Debbie Jaso spent her working years serving others as a community service worker, a caterer, a patient navigator for people with cancer.
The 66-year-old resident of South Anchorage’s Bayshore neighborhood retired last year.
Jaso is the kind of person who stays busy. She gets satisfaction out of helping people. She’d already signed up as a hospital volunteer.
Then the coronavirus pandemic hit Alaska in March, and her access to the outside world vanished.
Jaso and her husband, 75, are in a demographic considered more at-risk for serious illness from the virus. They’ve got a grandson but can’t babysit him because their daughter is in the medical field and needs to be careful about household exposure.
Jaso avoids grocery stores and other outings.
She found it hard to not do ... something.
“There was a big hole in my life and I wanted a routine,” Jaso said. “And I wanted to get out because I’ve been isolated.”
So, with a friend, she split a special order of 100 pounds of hard-to-find flour from a wholesale distributor. Her daughter ordered a bunch of yeast online.
Jaso started baking bread for 30 to 40 people.
Every week, she delivers fresh-baked loaves for friends, acquaintances and neighbors. She drives her gray Toyota RAV4 SUV to her delivery locations, deposits the bread and sometimes stops for socially distant conversations.
Then she takes photographs -- provided her subjects are OK with that -- and adds them to a Facebook page depicting the faces of Anchorage during this strange time.
Jaso has always loved to bake. She put her culinary skills to work at the Anchorage Museum, where she ran the catering program.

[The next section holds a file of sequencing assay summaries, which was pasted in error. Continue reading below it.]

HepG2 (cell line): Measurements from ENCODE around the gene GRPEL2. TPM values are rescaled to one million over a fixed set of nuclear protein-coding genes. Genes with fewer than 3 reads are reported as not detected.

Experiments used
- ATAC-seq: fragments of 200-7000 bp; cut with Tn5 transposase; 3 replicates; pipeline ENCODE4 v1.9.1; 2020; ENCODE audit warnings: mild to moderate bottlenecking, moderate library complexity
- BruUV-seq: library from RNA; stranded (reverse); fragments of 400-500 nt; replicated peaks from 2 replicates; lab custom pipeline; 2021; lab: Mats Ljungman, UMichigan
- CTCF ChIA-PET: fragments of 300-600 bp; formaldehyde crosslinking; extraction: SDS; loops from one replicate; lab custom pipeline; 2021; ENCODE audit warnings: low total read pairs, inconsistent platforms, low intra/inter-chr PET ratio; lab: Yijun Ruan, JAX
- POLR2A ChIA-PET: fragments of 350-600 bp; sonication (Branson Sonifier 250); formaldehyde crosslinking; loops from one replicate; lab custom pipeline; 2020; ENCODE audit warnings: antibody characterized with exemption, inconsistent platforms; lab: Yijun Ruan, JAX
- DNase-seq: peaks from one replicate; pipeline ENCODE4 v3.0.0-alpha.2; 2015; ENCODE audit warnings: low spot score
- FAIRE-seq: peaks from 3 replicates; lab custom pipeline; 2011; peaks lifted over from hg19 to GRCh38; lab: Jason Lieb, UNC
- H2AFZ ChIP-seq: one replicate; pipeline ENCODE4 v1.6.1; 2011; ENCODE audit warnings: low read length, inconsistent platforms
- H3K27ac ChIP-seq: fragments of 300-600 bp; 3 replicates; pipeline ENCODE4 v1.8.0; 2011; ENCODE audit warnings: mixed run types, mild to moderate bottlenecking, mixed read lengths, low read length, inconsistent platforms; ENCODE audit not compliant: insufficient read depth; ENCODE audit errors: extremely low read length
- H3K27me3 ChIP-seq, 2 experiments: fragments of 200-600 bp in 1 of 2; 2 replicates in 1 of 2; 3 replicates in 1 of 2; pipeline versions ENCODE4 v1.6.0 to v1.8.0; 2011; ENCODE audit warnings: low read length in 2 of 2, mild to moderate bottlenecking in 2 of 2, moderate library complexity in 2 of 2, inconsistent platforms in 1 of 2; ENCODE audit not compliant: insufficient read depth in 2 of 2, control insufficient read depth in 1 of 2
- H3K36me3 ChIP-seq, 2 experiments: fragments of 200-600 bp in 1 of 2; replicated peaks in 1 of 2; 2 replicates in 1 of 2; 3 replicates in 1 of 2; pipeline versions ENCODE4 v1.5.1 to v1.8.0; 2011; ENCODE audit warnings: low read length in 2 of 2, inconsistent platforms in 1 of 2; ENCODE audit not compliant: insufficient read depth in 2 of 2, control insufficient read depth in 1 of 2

She also gravitated toward jobs that involved public service: counseling; parenting resources; helping people with disabilities find jobs. She worked for the American Cancer Society as a patient navigator at the Providence Cancer Center.
Her last position before retiring last year was at Hiland Mountain Correctional Center, the women’s prison in Eagle River, where she taught substance abuse classes and was involved in a monitoring program for inmates with a history of heroin addiction.
Jaso grew up in Sitka and began baking after college. She uses a pan that bakes four loaves at a time. She blends whole-wheat and white flour, honey, olive oil -- “I never follow a recipe” -- and sometimes throws in some cranberries.
She finds the task fun and uplifting. She expects nothing in return but sometimes gets rewarded. A friend made bread for her and brought a soup-making package.
Jaso plans to keep her routine going.
“Everything’s better with bread and butter,” she said.
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